ABC's iView - a sign of greater things to come?

I agree with Michelle Griffin in her recent SMH article (link) that suggests Australians are third class citizen when it comes to digital consumption.

Amongst the many great points she makes, she suggests that people download so they don’t have to avoid the internet for months. How could you avoid revelations in Mad Men or Lost? Even airing Lost within two weeks of the US date was too late.

But why did it take so long at all? What are the blockages? What’s being done? And will it work?

Programming a TV station must be hell – I’m not going to pretend it’s easy. People who complain about how Sopranos was on at 2am have a point, but God knows how many parties get their say – contracts, advertisers, ratings etc. What to air?

New shows are a risk, and Australian TV still sometimes waits for it to be a hit in it’s home country before committing money. Network schedules are worked out far in advance, and ratings times fluctuate between countries. Holding back a Lost premiere by a couple of weeks might lead to real boost in advertising money.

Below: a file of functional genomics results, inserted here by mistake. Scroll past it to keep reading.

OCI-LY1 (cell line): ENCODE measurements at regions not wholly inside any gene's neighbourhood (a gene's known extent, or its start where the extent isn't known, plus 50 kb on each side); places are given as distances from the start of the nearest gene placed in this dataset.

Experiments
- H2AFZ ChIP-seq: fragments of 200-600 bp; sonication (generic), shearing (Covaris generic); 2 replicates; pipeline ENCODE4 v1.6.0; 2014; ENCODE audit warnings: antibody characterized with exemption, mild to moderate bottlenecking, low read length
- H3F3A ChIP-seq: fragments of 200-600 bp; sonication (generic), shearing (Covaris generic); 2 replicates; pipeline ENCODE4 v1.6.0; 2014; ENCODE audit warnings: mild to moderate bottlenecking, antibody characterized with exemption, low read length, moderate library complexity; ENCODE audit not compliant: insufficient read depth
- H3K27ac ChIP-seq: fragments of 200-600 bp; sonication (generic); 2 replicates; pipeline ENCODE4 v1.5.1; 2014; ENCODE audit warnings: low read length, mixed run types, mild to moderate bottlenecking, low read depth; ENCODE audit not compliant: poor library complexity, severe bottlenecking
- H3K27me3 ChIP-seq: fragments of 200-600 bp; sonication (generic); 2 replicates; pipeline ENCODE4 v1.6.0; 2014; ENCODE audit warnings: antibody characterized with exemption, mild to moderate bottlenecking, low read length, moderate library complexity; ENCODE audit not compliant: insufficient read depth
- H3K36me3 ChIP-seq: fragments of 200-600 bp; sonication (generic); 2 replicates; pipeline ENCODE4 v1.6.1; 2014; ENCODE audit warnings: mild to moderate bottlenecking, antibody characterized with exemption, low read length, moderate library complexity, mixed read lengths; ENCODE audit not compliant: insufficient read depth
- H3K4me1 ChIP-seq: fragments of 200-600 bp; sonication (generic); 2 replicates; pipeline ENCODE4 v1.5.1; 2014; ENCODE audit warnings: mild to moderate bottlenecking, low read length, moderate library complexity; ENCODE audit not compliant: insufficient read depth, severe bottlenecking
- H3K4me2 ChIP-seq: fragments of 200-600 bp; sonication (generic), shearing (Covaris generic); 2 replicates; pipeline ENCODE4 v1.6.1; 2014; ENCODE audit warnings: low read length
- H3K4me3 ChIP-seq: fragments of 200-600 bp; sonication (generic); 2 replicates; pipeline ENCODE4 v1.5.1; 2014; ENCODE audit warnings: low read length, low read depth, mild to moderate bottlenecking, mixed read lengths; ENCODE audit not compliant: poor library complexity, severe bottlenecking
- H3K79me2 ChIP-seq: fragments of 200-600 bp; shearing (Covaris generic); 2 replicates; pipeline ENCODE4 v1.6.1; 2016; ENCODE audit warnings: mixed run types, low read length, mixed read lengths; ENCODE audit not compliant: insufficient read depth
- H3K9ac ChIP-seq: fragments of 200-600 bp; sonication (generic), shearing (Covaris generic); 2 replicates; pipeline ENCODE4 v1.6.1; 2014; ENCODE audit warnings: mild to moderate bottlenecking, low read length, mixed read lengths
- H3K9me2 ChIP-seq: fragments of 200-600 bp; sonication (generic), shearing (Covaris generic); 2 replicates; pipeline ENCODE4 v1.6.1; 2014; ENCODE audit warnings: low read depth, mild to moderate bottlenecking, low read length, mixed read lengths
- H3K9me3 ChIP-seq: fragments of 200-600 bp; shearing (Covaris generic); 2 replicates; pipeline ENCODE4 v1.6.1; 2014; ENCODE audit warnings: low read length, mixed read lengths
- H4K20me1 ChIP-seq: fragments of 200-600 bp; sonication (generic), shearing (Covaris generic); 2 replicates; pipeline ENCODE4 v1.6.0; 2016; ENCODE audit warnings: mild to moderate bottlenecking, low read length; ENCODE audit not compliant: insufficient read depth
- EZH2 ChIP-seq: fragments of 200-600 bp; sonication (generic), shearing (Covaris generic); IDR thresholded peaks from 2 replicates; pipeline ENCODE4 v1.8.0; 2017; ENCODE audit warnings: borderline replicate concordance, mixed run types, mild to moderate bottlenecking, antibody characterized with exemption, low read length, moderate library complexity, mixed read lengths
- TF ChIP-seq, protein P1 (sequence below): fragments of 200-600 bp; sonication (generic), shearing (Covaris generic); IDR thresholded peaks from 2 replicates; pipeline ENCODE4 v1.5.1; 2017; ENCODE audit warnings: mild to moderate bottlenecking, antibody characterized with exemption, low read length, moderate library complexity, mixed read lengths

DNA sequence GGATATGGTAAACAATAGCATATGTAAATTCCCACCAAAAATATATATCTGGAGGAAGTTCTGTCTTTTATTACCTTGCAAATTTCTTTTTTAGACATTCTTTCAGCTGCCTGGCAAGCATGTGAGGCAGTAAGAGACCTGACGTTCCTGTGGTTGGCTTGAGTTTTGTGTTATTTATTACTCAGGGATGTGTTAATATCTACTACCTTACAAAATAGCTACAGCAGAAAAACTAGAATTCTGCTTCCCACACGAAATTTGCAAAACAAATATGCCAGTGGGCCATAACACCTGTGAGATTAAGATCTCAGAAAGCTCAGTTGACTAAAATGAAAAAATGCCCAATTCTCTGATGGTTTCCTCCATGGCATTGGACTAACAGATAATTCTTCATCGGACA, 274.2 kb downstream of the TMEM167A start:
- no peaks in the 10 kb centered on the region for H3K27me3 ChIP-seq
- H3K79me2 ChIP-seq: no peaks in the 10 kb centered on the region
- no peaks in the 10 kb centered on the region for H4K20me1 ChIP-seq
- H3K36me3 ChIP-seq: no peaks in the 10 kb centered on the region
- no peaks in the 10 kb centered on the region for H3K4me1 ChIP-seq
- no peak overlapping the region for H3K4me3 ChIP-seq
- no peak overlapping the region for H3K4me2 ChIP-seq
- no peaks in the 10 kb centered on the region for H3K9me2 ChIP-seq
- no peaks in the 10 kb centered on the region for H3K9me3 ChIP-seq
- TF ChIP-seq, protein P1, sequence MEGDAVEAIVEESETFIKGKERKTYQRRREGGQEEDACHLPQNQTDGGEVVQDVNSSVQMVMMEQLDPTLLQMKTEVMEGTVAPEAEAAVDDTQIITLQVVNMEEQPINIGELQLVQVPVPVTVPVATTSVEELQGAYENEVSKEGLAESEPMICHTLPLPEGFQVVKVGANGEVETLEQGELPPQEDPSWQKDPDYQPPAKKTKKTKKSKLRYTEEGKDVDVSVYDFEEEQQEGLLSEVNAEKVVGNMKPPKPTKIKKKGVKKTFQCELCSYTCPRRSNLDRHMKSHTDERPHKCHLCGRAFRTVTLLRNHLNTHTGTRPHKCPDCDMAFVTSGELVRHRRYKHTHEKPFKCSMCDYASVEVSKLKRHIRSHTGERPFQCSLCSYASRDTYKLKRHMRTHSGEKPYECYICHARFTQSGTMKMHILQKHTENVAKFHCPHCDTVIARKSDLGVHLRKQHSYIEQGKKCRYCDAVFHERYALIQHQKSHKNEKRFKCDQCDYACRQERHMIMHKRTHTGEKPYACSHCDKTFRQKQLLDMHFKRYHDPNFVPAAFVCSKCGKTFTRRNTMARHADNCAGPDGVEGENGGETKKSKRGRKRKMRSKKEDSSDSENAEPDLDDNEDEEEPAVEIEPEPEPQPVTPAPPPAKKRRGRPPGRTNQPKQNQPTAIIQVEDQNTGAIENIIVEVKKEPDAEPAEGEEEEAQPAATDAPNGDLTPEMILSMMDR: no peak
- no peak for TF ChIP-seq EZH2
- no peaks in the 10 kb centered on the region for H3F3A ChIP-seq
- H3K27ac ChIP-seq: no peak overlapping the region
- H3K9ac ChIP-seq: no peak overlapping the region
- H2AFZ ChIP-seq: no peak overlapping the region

But Australian TV is learning. The ABC just announced Doctor Who will be airing within the same week of the UK dates next season. They even managed to show the Christmas episode within 24 hours. Brendan Dahill, network programmer for ABC1, even acknowledged Australia’s advanced downloading as the primary reason for this.

Yet, they call this “fasttrack”. It needs to be the norm!

A more impressive and innovative solution from the ABC came last year, when they put the new episodes of Doctor Who on their online iView service straight away, allowing the slower moving TV audience to get to it a couple of weeks later. A great move. ABC has the rights. iView is not a slave to programming time slots. And there’s no need to worry about advertisers.

We are hitting the point for TV that music hit years ago – people who have gone digital and people who have stayed traditional are exclusive. Those who download and/or watch online are not going to watch it on TV – ever. And if you don’t cater to that audience, you’ve lost them.